by Derek Spencer
Hi there! Perhaps you've heard a bit about Differentiated Instruction (or "DI" for short) in the past couple of years, but for those who haven't, DI is a teaching philosophy founded on the idea that different students learn in different ways. When we talk about people as "visual learners," or "auditory learners," or "those who learn by doing," we're talking about people who learn best when the instruction they receive is tailored to their unique strengths.
Each student's optimal learning style is just one variable that teachers must account for in a DI classroom, however. DI emphasizes knowing your students — the more you know about your students as individuals, the more effectively you can build your lesson plans and deliver quality instruction. In a DI classroom, your lessons should be structured to reach all of your students, not just a select few. So, one of the keys to true DI is incorporating material for several learning styles into each lesson you plan.
Students are people, and everyone's different; unless your classroom is completely homogeneous (the likelihood of which is minuscule), you're going to have to account for students of different ability levels. One common misconception about DI is that students of lower ability should receive instruction that is fundamentally different from that which higher-ability students receive — don't fall into this trap!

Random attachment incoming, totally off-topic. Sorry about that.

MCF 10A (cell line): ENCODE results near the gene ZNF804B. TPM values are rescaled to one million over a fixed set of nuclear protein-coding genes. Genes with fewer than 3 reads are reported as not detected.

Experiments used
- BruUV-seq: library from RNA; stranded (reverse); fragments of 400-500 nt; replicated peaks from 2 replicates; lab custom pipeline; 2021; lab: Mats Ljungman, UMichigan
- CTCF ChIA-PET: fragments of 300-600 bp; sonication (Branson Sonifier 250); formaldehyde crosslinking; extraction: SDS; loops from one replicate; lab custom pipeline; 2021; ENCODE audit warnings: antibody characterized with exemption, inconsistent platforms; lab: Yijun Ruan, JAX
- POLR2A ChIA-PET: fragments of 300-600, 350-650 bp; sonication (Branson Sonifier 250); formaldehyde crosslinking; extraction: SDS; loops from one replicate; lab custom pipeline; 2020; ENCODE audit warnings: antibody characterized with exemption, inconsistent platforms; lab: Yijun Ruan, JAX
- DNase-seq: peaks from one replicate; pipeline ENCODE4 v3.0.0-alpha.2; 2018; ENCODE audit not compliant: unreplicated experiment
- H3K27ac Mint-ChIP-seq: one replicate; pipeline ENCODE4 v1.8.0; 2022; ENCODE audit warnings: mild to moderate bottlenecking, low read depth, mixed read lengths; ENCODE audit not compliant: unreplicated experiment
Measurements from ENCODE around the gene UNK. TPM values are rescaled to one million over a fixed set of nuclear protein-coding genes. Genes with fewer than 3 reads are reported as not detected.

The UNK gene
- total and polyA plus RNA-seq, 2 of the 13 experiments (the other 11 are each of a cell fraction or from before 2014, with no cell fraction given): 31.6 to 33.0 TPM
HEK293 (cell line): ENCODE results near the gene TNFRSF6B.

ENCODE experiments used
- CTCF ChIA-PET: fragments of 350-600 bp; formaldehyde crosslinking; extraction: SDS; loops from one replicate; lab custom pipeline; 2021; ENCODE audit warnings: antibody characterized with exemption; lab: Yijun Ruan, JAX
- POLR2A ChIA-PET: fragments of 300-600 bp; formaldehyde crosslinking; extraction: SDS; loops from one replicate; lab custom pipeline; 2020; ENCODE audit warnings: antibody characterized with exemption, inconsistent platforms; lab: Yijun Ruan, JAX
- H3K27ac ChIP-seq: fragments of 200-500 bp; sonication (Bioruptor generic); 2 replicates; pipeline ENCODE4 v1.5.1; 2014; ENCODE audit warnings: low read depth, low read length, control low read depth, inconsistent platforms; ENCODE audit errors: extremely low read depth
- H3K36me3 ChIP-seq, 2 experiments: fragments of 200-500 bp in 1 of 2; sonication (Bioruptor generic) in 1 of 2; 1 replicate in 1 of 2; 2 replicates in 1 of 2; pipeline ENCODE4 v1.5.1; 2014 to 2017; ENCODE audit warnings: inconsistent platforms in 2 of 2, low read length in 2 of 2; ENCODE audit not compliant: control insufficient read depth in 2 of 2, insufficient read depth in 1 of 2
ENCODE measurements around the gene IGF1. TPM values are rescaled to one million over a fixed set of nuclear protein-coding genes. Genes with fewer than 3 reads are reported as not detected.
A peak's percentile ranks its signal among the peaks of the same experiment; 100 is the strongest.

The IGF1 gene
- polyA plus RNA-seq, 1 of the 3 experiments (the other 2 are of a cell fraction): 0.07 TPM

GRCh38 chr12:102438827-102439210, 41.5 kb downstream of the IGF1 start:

The primary objective for true DI is to get students of all learning types to achieve the same goals — regardless of ability level. All your students should be working toward the same learning objectives; your less-capable students might simply need more scaffolding to achieve those objectives. If you give them this scaffolding and help them develop their weaker skills, they won't be your lower-ability students for long.
This page at The Center for Learning contains a webinar titled How can differentiation be achieved —without putting too much burden on teachers? It's a good introduction to and explanation of DI.
This webinar explains how DI and the Common Core can work together.
We offer many kinds of unit plans and resources for many different types of learners. The Levels of Understanding series is especially suited to a DI approach; it's based on Bloom's Taxonomy, and the questions within help students progress through lower-order tasks and acquire the ability to evaluate texts. If that sounds like something you could use in your classroom, pop on over to prestwickhouse.com and give it a look.
As always, thanks for reading!